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    Having looked at bike cases myself, I came to the conclusion that standard cases could not handle the girth of the fat wheels. I think it's safe to assume fat compatible cases would be outside of the acceptable dimensions for a standard checked baggage, and therefore, $50/trip fee (Southwest. Other airlines are more). Might as well just use a cardboard box.

  10. #10
    Elitest thrill junkie
    Reputation: Jayem's Avatar
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    I think all bike cases will be outside of the size limits (usually $50 charge with most airlines) The key is to keep it less than 50lbs. That incurs even more extra charges.
    "It's only when you stand over it, you know, when you physically stand over the bike, that then you say 'hey, I don't have much stand over height', you know"-T. Ellsworth

    You're turning black metallic.

  11. #11
    beer thief
    Reputation: radair's Avatar
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    Quote Originally Posted by Harold View Post
    ...The bike rode different and I was fine with it and expected it. The cockpit setup drove me a little crazy because there wasn't anything I could do about it...
    Those 20/20 bars are so sweet anything else feels like poop. IMO

    Ken is a great guy, nice that he was able to set you up.

  12. #12
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    Reputation: stremf's Avatar
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    Quote Originally Posted by Jayem View Post
    I think all bike cases will be outside of the size limits (usually $50 charge with most airlines) The key is to keep it less than 50lbs. That incurs even more extra charges.
    I was thinking of cases like S&S. I know some FS bikes can be easily broken down (relatively speaking) to fit into one of these cases.

    Hard shell bike case for a folding travel bicycle

    Moot point here, since we're dealing with fat wheels. Unless you get two cases.

  13. #13
    since 4/10/2009
    Reputation: Harold's Avatar
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    Quote Originally Posted by Jayem View Post
    I'm trying my EVOC bag at the end of this week.
    I'd appreciate a recap, with pics if possible.

    Quote Originally Posted by MendonCycleSmith View Post
    Aw dude, you are so coming home to two flat tires and a bent hanger......
    Went for a short spin yesterday. I haven't been feeling great lately, so I took it easy. Legs felt good, but the lungs couldn't handle much. Harold was coo about it all. Tires only needed a couple pumps of air to top them up, and everything worked as expected.

    Quote Originally Posted by stremf View Post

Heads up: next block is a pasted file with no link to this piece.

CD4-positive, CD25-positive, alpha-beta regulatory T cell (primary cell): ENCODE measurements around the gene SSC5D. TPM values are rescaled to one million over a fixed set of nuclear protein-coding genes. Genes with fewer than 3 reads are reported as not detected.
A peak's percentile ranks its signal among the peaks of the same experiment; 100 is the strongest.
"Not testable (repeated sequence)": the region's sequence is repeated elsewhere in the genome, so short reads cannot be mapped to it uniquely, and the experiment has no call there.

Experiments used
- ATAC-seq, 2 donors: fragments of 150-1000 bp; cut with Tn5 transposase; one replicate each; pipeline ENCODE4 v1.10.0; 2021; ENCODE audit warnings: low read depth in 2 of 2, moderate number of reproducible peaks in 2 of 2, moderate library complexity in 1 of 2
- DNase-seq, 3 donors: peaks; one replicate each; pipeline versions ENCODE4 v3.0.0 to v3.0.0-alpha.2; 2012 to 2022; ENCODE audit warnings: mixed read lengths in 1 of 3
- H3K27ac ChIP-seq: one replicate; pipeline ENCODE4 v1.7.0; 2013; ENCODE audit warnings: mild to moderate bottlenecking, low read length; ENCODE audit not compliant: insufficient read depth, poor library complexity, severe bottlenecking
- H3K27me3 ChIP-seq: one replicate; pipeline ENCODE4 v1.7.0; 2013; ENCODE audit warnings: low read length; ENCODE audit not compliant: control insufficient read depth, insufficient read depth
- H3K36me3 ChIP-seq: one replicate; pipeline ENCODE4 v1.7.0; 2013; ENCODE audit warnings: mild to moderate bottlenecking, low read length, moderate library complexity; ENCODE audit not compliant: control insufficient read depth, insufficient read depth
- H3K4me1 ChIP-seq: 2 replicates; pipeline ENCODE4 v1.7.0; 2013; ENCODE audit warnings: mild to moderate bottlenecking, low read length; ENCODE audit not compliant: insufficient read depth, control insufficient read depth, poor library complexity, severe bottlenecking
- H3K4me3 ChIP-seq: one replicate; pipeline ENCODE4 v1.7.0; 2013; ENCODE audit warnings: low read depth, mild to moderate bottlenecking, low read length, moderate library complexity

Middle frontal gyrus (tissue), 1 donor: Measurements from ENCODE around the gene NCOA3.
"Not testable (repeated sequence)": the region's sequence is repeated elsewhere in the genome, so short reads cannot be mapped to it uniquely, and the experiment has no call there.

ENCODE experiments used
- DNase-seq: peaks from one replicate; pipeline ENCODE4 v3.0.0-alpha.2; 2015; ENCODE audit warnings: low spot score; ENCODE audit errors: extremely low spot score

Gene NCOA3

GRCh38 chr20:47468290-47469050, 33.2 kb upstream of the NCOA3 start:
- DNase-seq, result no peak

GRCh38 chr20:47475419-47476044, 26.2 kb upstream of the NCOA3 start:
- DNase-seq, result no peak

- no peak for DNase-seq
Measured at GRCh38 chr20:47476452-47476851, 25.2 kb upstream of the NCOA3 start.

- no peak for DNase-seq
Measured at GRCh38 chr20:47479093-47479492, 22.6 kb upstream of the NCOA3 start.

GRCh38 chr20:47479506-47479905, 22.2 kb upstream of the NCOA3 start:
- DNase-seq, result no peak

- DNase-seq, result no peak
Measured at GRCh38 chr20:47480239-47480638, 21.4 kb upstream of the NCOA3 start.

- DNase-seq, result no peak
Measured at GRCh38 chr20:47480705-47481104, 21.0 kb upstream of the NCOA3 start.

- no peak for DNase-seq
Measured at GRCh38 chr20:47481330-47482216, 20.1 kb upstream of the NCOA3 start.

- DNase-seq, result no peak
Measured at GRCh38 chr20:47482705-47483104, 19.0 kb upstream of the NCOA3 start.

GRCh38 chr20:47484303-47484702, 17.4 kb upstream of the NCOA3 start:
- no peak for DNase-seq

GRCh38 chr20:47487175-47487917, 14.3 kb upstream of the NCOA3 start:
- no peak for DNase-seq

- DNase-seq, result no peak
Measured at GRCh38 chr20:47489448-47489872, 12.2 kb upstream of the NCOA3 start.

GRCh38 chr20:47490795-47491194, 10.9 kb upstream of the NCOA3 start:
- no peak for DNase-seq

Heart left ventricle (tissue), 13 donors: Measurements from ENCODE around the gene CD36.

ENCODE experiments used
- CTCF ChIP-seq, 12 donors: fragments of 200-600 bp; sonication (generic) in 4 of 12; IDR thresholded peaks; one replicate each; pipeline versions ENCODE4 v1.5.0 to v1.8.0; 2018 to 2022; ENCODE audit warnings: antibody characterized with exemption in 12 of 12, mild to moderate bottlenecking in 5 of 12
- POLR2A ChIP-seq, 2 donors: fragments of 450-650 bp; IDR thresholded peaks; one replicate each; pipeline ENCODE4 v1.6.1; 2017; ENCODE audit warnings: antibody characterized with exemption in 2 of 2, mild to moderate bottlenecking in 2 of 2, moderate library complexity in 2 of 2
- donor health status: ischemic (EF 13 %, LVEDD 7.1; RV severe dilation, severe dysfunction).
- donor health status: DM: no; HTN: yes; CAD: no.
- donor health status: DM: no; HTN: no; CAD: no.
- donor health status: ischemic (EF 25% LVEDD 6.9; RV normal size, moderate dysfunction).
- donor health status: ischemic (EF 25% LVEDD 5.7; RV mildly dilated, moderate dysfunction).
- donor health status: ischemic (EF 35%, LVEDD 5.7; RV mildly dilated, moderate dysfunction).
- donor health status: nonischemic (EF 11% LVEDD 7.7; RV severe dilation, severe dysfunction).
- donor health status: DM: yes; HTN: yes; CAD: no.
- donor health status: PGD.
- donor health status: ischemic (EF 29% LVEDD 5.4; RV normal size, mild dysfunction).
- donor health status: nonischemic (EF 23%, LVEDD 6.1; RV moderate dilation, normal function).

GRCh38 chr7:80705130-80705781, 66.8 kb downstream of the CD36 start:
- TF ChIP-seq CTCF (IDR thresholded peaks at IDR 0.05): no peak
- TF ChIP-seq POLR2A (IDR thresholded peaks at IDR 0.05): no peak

Having looked at bike cases myself, I came to the conclusion that standard cases could not handle the girth of the fat wheels. I think it's safe to assume fat compatible cases would be outside of the acceptable dimensions for a standard checked baggage, and therefore, $50/trip fee (Southwest. Other airlines are more). Might as well just use a cardboard box.
    What seems to be the major limitation is the width of the whole system. Not just the wheels, but the extra width of the frame.

    Quote Originally Posted by Jayem View Post
    I think all bike cases will be outside of the size limits (usually $50 charge with most airlines) The key is to keep it less than 50lbs. That incurs even more extra charges.
    Yeah, I think a soft case would be important to keep the weight down. My Bucksaw is in the low 30's for weight, so I've got a little bit of leeway to work with.

    Quote Originally Posted by radair View Post
    Those 20/20 bars are so sweet anything else feels like poop. IMO

    Ken is a great guy, nice that he was able to set you up.
    Ha! I do like my 20/20 bars. Ken definitely is a great guy. Drank some beers with him in Indy earlier this year when he was in town for work. Trying to get him to come ride here. He moved away before most of the current favorite trails were built.

    Quote Originally Posted by stremf View Post
    I was thinking of cases like S&S. I know some FS bikes can be easily broken down (relatively speaking) to fit into one of these cases.

    Hard shell bike case for a folding travel bicycle

    Moot point here, since we're dealing with fat wheels. Unless you get two cases.
    Yeah, those hard cases are heavy enough that they might introduce problems. I also definitely don't want to be forced to disassemble the rear triangle in order to transport the bike.